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Artistic wooden kayak: Moon-raven, Cape Ann Exp. Sport, built in spring 2002

This kayak was a dream project: I had hoped that a client would ask me to create a hull with a lot of inlay. Noela ordered this kayak and provided the graphics already drawn to scale on graph paper. Via email we worked out what kind of wood to use in the various areas.

After constructing the hull with strips of matching grain and walnut stems, I inserted the veneer cutouts. The first sealer coat of epoxy was a very exiting moment, because all the colors came to life.

For those who are curious as to how it is done:

I temporarily attach the segments to my sanded hull, and score around the veneer with an exacto knife.

After removing the veneer, I must router within the score marks to recess the area to the depth
which equals the thickness of the inlay.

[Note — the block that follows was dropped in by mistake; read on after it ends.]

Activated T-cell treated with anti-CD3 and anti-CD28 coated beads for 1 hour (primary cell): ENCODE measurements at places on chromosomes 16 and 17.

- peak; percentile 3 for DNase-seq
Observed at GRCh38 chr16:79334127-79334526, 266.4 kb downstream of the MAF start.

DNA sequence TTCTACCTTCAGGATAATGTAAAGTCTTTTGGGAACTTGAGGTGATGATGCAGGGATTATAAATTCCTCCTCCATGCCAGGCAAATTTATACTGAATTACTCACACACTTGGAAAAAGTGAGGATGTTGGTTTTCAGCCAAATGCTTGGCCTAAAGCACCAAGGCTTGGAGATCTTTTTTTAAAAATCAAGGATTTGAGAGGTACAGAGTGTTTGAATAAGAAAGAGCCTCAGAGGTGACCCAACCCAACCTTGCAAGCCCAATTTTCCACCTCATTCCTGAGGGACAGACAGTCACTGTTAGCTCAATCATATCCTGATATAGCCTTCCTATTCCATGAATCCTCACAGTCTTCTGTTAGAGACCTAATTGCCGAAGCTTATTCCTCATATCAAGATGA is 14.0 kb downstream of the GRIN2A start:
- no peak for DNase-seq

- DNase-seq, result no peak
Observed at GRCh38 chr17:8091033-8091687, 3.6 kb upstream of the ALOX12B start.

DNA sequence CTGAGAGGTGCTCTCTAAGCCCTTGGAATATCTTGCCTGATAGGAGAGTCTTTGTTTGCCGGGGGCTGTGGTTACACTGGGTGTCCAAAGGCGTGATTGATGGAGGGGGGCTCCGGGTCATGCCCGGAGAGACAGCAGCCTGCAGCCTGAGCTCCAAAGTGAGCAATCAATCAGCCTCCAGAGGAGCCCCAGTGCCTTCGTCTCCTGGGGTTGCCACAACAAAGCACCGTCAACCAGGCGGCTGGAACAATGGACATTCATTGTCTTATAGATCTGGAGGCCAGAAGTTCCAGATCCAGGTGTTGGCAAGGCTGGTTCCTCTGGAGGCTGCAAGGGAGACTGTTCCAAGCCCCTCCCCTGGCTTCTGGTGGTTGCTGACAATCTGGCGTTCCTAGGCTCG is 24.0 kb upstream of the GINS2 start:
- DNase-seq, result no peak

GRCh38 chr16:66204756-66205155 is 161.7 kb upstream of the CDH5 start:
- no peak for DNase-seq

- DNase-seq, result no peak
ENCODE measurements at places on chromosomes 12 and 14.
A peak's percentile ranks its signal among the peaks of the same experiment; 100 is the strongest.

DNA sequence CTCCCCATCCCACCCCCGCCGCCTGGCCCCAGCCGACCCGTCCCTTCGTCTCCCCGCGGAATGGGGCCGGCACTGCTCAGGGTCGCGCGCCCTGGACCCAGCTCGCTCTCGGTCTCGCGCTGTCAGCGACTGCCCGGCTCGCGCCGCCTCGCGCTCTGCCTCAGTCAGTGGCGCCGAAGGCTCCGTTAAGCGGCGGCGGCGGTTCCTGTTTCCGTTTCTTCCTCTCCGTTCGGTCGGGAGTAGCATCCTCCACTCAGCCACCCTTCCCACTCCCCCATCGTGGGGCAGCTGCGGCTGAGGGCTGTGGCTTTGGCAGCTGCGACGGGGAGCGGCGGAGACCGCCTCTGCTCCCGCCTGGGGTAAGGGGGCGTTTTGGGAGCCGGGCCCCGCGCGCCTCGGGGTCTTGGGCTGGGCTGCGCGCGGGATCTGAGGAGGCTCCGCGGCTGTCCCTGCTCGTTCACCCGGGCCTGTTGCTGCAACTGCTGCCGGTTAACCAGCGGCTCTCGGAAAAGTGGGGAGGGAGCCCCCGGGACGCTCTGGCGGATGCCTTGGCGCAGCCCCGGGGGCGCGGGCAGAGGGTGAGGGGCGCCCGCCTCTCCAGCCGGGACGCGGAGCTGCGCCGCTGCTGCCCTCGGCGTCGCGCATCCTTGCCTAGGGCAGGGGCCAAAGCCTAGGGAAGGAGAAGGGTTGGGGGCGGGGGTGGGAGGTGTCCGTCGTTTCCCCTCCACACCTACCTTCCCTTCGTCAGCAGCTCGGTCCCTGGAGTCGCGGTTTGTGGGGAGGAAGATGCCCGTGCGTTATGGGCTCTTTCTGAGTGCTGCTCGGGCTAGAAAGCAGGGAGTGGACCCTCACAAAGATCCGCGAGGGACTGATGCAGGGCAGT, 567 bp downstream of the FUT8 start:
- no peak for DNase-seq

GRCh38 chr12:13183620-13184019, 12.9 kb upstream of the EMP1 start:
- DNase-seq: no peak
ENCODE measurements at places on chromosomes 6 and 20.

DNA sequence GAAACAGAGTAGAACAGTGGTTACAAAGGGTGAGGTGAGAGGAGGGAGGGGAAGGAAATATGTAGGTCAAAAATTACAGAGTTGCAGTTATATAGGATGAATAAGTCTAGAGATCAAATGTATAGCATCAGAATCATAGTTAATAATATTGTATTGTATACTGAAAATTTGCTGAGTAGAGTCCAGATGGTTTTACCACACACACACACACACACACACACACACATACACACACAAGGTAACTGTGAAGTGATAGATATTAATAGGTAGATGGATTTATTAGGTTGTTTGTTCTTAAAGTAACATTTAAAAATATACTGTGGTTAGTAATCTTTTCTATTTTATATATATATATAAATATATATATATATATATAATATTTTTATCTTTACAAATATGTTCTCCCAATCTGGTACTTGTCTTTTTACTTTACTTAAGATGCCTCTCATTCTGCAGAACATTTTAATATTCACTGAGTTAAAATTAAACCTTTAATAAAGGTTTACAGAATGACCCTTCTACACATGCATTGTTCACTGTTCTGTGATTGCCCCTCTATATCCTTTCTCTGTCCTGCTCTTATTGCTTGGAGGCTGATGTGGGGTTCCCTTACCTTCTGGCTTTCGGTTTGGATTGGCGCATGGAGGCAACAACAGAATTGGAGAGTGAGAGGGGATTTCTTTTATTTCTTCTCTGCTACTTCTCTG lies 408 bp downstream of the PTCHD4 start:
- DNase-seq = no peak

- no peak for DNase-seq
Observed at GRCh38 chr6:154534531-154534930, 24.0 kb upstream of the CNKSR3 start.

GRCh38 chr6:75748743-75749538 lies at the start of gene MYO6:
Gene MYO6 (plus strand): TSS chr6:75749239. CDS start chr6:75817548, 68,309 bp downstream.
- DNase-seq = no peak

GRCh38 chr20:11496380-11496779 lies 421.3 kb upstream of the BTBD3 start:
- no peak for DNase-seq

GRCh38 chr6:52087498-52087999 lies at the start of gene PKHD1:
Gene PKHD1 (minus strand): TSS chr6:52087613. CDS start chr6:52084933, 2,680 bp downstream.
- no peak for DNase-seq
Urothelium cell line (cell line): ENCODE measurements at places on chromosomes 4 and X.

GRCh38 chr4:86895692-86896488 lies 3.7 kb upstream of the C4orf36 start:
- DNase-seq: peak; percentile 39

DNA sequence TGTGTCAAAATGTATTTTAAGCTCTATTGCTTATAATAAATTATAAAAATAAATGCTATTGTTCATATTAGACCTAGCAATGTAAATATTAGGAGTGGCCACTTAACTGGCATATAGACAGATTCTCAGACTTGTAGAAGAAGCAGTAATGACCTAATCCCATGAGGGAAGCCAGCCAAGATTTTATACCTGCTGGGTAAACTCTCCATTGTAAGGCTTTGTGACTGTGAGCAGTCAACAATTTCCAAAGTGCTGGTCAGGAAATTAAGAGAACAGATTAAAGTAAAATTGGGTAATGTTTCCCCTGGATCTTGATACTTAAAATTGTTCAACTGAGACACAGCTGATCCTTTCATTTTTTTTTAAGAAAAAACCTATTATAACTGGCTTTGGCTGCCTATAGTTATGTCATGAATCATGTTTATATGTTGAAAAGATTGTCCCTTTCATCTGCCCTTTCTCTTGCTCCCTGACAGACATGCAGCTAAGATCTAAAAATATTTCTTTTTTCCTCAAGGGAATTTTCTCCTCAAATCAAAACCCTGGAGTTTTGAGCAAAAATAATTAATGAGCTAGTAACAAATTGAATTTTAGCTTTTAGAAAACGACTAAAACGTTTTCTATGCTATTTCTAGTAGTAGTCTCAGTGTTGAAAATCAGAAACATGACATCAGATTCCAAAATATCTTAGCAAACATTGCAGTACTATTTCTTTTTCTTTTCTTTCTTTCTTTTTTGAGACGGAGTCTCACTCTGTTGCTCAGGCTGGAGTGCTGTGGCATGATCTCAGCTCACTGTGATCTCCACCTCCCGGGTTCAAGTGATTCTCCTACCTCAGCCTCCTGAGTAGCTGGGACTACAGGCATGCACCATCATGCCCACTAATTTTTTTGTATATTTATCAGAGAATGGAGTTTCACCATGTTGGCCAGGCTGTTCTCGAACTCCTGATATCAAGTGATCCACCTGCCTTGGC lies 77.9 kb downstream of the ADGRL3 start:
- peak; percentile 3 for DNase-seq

Here you can see the mighty "Zoober":
The vacuum pump holds the veneer assembly in place , while the glue dries. Also visible are the areas which have been recessed to receive the next section.
I use a dremel tool to rough out the fields, and finish it with a sharp chisel. It is a bit scary to cut into my "canvas", given that it took many hours to build, and a slipup would be difficult to repair. The white gear in the background is the inverter and charge controller, to power my shop using my 12V DC storage batteries.

For the deck I went through the same process to recreate the moon in wood veneer. This inlay is composed of walnut, yellow cedar, bubinga, ebony and mother of pearl for the eyes. The iris is paua, a shell similar to abalone.
As the whole collage is below the glass and resin layers, it is well protected from the elements.
The shell components are responding very well to being covered with epoxy, they lock permanently wet, and refract different colors depending on where you stand.

The maiden voyage took place in the icy waters of Emerald Lake in Yoho Park in the Canadian Rockies. Given the proximity to the glaciers I did not attempt any eskimo rolls, and even carving turns and testing the limits without a skirt, was pushing my luck. I stayed close to the shore....

Here in my own research and development front yard, with the help of my furry assistants I am less at risk of hypothermia.

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